The following representative embodiments of the technology are presented to illustrate various aspects of construction, manufacture, and use in a manner which is not intended limit the scope of the technology described in the claims. It would be understood that where an aspect of construction, manufacture, or use is discussed in the context of one embodiment, such aspect could also be applied to some other embodiment, even though not explicitly delineated.A Unimodular Bifurcating Device Having Tissue Engineered Sheets
A unimodular bifurcating device is built by joining three rolled tubes of tissue as illustrated in
The biological fixation of the device to the native tissue can be enhanced by rolling the sheet with a soft rib or band of thicker tissue at the end to increase device diameter and contact area. The tissue-cell based adhesion is the basis for biological neck fixation as described elsewhere herein. In order to strengthen the rolled tube, the layers of the sheet can be connected together (sewn or glued together, for example), to limit unrolling and/or to prevent twisting or migration after implantation. The rolled sheets can also be matured for extended periods of time such that they fuse together in culture.
The rolled sheets can also be left unfused to increase the ability to expand and deploy the device. Two smaller tissue tubes (typically 7-20 mm in external diameter) are provided for the distal ends of the endograft. These tubes, again made by rolling a tissue sheet, are inserted into the iliac or femoral arteries. The branch tubes can be attached to the main trunk via sutures or other mechanical fixation, or can be grown as a contiguous bifurcating graft. As described elsewhere herein, other fixation techniques (gluing for example, can be envisaged). Examples of mechanical fixation include suturing, stenting (expanding a stent to compress the device against the native vessel wall), or stapling. As described elsewhere herein, the tubes can be strengthened by connecting the layers of the sheet together (also via mechanical means of fixation, or via cellular/protein binding). The branching tubes can also be made of a synthetic tube, since the requirement for anchoring strength is primarily at the proximal end, or neck, of the device. The proximal end of the bifurcation branches are secured to the distal end of the main trunk using standard anastomotic techniques (for example, Prolene® sutures). The anastomoses can be made either before the implantation or intra-operatively during the implant procedure. Similarly, the distal ends of the branches are sewn to the native iliac or femoral artery to provide a leak-tight anastomosis. This anastomosis is preferably made during an open procedure where both iliac or femoral arteries are exposed surgically. Alternatively, the anastomosis can be used using a mechanical device such as an expandable stent that can also be deployed via an endovascular approach.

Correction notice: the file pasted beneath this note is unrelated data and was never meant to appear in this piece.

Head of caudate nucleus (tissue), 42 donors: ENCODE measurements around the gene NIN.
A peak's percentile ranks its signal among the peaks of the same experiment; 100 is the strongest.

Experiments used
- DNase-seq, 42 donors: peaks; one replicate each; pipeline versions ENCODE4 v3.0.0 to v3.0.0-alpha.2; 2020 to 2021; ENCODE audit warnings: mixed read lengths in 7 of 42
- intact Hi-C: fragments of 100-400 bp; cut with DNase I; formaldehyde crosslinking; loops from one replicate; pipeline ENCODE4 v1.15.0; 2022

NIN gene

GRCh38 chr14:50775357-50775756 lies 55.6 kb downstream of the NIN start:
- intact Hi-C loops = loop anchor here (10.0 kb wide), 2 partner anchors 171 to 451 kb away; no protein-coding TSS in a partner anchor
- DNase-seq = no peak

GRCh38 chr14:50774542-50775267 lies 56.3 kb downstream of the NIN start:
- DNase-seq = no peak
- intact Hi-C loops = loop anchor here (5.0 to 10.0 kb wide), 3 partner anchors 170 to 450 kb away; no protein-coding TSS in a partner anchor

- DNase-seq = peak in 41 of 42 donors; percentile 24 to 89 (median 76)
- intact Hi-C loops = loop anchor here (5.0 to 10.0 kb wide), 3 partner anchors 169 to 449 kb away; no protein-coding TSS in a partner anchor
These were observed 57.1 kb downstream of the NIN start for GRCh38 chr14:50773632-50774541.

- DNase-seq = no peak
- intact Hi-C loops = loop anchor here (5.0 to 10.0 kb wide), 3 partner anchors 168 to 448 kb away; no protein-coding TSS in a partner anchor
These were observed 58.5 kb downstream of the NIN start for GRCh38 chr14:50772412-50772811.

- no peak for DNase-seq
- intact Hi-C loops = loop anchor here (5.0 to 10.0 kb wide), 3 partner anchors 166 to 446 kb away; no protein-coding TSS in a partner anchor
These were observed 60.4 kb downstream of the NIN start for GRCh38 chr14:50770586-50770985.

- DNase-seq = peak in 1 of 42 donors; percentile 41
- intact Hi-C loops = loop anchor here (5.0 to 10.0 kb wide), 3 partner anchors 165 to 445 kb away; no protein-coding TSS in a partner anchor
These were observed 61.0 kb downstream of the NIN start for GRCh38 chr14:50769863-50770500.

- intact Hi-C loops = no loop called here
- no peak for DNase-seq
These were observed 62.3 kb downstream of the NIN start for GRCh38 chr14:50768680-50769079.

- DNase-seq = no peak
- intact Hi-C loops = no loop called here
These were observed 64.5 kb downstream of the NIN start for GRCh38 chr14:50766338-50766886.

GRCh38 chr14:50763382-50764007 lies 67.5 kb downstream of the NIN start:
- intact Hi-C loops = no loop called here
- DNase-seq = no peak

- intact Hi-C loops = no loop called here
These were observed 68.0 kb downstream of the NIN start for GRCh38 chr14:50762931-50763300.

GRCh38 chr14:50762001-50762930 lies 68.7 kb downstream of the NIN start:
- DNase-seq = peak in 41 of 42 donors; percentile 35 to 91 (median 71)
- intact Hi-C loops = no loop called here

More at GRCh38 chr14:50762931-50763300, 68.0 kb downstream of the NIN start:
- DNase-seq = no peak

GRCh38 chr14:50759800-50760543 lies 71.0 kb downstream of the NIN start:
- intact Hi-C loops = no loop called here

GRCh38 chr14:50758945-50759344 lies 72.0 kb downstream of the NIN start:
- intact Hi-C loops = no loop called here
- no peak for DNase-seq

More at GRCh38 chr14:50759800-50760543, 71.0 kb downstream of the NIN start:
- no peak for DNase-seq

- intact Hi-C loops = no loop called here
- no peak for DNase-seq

The endograft device can be collapsed into a sheath and delivered into the abdominal aorta via the femoral or iliac artery via a catheter. A second catheter can be inserted from the contralateral femoral or iliac and advanced up to capture the contralateral branch of the device. Typically, these are multiple lumen catheters which allow the introduction of multiple devices within the original introducer catheter. By pulling back the second catheter, the contralateral branch is deployed in the contralateral iliac or femoral artery. The proximal end of the endograft device can then be located radiographically and secured by expanding the stent or deploying another mechanical anchoring device such as staples or barbs. Alternatively, twisting of the device after implantation can be prevented by stiffening the legs of the bifurcation against torsional rotation. The iliac or femoral branches are then cut to length and secured using open anastomotic techniques common to vascular surgery. Each branch requires two sealing procedures. In addition to the connection between the distal end of the endograft and the distal portion of the resected native iliac/femoral artery, the proximal portion of the native iliac/femoral must be sewn to the endograft to prevent leakage from collateral vessels.